Moraine

Moraine

from Moraine

The dentist shows me photographs
of my teeth, their vintage fillings
glisten like mountain lakes,
their alpine peaks ground down
from years of carrots, nuts,
popcorn kernels. He shows me
fissures in the rocks, places
where the silver has turned
into wedges that threaten
to split my molars into shards.
It’s all happening now:
my knees buckle as I’m walking,
my uterus is tired, my feet deformed,
my nails have taken in fungi
my mind is heavy with memories
and opinions it has picked up
along the way like a glacier
acquires rock debris.

Keys

Keys

from The Belly Remembers

In the photo my children
run along a wet shoreline
on a bright day of whipping winds.
Jagged cliffs of red stone
and grey rise like bleachers
above the flinging sand.

He is the young man in baggy shorts
and sunglasses, hair flying,
grinning wide as he runs,
leggy sister on his back.
Her hood tied round her face
is like a mouth pronouncing “cow”,
but you can see in the narrow patch
of light that shows only a peek of nose,
the inner corners of eyes, a touch
of upper lip, that she is grinning too.
Her legs dangling through his pocketed arms
are bare, strong-calved in blue gym shoes.

He has not yet climbed
the rocky island that rises unseen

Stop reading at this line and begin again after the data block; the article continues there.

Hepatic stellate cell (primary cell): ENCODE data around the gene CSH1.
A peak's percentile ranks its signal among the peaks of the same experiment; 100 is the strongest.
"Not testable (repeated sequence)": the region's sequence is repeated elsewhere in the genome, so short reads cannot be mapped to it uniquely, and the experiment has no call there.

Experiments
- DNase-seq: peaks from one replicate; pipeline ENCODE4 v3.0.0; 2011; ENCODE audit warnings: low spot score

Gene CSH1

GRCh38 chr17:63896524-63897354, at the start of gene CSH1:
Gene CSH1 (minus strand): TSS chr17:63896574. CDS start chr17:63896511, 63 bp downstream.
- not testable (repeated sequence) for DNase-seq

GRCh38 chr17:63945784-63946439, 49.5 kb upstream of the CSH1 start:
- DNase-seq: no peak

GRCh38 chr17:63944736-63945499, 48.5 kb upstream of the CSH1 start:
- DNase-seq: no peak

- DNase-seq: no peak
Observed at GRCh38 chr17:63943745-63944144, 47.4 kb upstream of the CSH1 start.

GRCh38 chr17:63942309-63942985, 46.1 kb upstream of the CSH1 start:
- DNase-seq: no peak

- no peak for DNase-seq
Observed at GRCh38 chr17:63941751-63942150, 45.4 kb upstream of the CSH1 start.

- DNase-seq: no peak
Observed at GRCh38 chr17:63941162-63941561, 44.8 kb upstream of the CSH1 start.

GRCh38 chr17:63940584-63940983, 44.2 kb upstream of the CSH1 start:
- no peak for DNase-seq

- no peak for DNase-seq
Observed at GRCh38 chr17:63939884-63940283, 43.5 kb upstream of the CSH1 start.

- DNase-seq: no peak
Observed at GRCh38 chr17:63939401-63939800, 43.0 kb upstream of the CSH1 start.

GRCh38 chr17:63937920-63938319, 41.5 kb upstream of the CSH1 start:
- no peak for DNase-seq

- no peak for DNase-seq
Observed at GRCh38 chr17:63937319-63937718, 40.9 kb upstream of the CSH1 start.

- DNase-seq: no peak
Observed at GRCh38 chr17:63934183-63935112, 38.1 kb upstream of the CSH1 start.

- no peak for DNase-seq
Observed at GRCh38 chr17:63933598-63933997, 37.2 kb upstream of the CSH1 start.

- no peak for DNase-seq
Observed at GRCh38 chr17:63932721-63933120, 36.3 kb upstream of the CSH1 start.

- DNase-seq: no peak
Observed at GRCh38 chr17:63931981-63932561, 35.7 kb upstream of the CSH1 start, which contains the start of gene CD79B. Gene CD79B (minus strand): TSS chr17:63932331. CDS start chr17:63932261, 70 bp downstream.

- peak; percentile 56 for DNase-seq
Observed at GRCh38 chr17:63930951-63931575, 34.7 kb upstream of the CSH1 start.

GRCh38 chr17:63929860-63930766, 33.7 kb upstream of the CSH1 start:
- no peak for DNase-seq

behind them in the green-white frothing
surf, and I do not yet know
that my keys lie somewhere hidden
beneath the blowing sand,
that it will take an hour of worry,
the help of strangers, and finally,
an unbeliever’s desperate plea
to Saint Anthony before the wind
will part the sand to reveal them,
the keys to everything else
that seems important in my life.

A Whore in the Kitchen

A Whore in the Kitchen

The long seam that runs
down the edge of my forearm
remembers the hot cookie sheet,
bisects the mouth-like blemish
below the elbow, a souvenir
from the broiler pan.
Its older sibling, a scar
like a thin, brown scowl
on the other arm
remains from some
now-forgotten oven disaster.

Before my body, it was the pots
that got scarred — saucepans
blackened so deeply by popcorn
that even a series
of baking soda cures
could not revive them,
frying pans forever mutilated
by a deadly mix
of confusion and neglect.

When my saintly husband
took over the cooking chores,
it was fine by me.
He liked to say
I was a whore in the kitchen,
and there wasn’t much to say
about saints.

I Miss the Cold War

I Miss the Cold War

from The Belly Remembers

I miss the Cold War:
cloak and dagger, spies, secret codes,
shorelines bristling with nukes.
Mutually Assured Destruction —
how cheerful that now sounds!

And I miss the enemy:
that broad-faced mass of men with sickles
and women with brooms; black-haired
multitudes in red Mao jackets.
Young Pioneers! Mustachioed dictators,
reds, pinko commie sympathizers —
how I miss the old, predictable adversary!

I miss the Red Phone, the Black Box
the Button, the Domino Theory, bomb shelters,
the constant threat of nuclear strike.
How safe, how comfortable, that ungainly
teeter-totter seems from the darkness
of this new and lonely perch.

How I miss being one of the good guys,
miss the knowing we were right.